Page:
London - Vitamin K supplements may be a new way to tackle osteoporosis.

About 150 women are taking part in a trial where they will receive a form of the vitamin. The nutrient is thought to be important for bone health because it triggers the release of enzymes crucial for bone formation.

Poor dietary intake of vitamin K has also been associated with fractures.

The vitamin occurs in a number of forms: vitamin K1 is the major dietary form, found in green leafy vegetables, while vitamin MK is produced by bacteria in the body. One form of vitamin MK (known as MK4) helps preserve bone density and strength.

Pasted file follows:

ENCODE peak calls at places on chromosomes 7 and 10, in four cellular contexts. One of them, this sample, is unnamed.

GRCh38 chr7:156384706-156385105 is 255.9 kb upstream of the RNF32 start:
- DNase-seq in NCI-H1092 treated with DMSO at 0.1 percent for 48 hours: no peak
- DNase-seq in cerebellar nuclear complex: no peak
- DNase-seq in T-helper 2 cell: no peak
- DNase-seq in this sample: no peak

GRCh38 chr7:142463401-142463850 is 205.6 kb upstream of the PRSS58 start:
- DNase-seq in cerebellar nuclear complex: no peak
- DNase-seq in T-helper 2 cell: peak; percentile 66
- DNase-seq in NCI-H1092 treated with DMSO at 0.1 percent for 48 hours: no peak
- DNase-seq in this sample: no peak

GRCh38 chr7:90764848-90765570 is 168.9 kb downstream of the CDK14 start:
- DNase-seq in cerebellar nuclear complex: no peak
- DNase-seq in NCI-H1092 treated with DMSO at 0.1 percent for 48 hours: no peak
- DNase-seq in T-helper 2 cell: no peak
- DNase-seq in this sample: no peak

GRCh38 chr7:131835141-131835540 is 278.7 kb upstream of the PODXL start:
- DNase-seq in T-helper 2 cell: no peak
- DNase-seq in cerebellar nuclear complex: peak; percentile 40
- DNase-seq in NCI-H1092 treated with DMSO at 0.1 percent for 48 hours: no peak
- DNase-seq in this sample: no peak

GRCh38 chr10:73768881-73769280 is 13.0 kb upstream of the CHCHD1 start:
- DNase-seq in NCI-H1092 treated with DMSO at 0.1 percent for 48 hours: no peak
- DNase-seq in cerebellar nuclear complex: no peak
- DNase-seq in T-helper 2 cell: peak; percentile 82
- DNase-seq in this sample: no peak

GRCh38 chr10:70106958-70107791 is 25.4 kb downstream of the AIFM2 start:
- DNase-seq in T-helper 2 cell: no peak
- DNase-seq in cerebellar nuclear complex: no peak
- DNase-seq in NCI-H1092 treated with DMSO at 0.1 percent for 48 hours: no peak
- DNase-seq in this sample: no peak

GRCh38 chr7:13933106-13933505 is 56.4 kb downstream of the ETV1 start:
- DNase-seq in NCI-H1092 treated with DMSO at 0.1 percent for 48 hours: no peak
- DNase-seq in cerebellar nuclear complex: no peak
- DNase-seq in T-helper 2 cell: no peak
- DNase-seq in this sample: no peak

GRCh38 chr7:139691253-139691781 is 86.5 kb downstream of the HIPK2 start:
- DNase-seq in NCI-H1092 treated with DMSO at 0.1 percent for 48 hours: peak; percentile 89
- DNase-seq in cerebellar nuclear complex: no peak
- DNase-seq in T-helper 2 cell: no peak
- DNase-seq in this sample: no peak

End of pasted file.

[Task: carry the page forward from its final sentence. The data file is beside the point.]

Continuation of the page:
In an 18-month trial at Guy’s and St Thomas’ Hospital NHS Foundation Trust, patients with low vitamin K levels will be given either vitamin K1 or MK4 in addition to their existing medication. They will then be examined every three months and monitored for changes in bone density in the lower spine, hip and forearm. - Daily Mail